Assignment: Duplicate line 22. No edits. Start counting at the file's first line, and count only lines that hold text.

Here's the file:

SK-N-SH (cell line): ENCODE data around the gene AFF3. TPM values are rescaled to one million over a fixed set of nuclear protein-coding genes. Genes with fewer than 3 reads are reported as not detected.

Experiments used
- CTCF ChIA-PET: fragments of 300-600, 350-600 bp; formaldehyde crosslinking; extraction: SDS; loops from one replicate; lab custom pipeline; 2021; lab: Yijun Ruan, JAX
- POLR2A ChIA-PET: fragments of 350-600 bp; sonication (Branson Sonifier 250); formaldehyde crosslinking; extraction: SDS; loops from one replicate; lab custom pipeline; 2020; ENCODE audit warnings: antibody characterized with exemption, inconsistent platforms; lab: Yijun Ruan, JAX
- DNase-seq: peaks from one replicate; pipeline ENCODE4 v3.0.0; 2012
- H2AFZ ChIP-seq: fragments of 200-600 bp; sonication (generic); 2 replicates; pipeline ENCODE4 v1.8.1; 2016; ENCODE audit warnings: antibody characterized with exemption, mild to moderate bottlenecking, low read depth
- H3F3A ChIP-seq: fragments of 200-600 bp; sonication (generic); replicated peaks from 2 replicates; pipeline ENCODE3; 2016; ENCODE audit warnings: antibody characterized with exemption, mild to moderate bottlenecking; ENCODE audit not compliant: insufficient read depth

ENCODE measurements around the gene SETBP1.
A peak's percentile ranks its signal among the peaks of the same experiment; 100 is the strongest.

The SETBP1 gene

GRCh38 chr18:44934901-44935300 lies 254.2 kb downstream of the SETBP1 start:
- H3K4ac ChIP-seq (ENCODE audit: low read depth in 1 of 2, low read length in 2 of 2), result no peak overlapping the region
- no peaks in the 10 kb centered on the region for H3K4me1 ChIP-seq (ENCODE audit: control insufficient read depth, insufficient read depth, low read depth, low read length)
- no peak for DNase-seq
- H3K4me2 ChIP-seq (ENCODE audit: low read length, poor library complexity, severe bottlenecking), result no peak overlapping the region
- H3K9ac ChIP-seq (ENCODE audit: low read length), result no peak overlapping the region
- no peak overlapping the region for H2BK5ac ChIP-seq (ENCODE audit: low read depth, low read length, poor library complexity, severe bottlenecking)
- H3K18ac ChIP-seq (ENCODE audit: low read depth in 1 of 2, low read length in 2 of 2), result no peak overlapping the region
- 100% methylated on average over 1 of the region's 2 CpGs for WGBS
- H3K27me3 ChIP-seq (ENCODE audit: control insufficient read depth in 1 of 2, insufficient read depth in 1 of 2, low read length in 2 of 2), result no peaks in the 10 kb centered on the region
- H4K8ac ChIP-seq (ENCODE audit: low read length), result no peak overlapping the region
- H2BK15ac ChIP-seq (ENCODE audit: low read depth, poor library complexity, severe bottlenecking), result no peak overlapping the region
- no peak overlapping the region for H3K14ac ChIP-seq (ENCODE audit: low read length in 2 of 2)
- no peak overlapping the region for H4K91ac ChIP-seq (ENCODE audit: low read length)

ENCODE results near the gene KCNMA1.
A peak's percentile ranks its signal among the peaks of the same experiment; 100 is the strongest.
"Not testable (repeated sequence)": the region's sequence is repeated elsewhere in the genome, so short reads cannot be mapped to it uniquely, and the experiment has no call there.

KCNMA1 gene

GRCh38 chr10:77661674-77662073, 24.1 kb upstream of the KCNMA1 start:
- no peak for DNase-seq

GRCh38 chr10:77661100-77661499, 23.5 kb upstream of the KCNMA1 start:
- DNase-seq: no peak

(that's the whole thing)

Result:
- H2BK15ac ChIP-seq (ENCODE audit: low read depth, poor library complexity, severe bottlenecking), result no peak overlapping the region